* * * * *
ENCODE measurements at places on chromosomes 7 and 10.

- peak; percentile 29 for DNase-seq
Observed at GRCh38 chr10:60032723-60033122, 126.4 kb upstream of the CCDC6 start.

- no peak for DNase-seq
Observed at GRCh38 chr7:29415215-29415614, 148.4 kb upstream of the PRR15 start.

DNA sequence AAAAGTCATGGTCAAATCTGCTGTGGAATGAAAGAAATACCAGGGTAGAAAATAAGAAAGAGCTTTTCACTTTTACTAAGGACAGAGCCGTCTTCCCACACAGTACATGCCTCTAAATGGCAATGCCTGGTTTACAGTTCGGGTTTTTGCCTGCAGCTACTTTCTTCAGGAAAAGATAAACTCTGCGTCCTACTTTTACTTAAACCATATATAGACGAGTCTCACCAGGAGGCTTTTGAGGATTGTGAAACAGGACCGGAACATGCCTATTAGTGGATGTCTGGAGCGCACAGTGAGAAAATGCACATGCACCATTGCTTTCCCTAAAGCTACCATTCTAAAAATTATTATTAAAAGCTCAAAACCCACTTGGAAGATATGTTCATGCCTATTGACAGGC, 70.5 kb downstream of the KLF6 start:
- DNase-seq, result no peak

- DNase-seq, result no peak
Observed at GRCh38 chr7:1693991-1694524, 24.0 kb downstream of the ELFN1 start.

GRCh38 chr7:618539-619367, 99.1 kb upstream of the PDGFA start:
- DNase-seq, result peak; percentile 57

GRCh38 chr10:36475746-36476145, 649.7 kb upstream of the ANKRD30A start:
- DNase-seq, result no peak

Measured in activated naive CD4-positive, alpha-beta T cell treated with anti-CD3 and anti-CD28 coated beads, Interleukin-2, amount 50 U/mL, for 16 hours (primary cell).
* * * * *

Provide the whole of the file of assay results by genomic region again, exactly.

ENCODE measurements at places on chromosomes 7 and 10.

- peak; percentile 29 for DNase-seq
Observed at GRCh38 chr10:60032723-60033122, 126.4 kb upstream of the CCDC6 start.

- no peak for DNase-seq
Observed at GRCh38 chr7:29415215-29415614, 148.4 kb upstream of the PRR15 start.

DNA sequence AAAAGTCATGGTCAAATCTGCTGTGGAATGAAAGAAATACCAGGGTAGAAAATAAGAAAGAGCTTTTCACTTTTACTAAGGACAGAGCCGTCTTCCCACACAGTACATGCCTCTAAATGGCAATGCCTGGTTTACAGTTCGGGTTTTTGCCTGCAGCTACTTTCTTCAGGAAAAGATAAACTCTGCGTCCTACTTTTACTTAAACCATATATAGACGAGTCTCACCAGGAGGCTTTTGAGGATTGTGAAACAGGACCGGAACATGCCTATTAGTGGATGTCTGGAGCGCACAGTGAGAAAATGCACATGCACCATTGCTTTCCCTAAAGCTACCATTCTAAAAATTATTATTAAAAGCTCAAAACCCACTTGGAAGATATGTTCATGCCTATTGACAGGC, 70.5 kb downstream of the KLF6 start:
- DNase-seq, result no peak

- DNase-seq, result no peak
Observed at GRCh38 chr7:1693991-1694524, 24.0 kb downstream of the ELFN1 start.

GRCh38 chr7:618539-619367, 99.1 kb upstream of the PDGFA start:
- DNase-seq, result peak; percentile 57

GRCh38 chr10:36475746-36476145, 649.7 kb upstream of the ANKRD30A start:
- DNase-seq, result no peak

Measured in activated naive CD4-positive, alpha-beta T cell treated with anti-CD3 and anti-CD28 coated beads, Interleukin-2, amount 50 U/mL, for 16 hours (primary cell).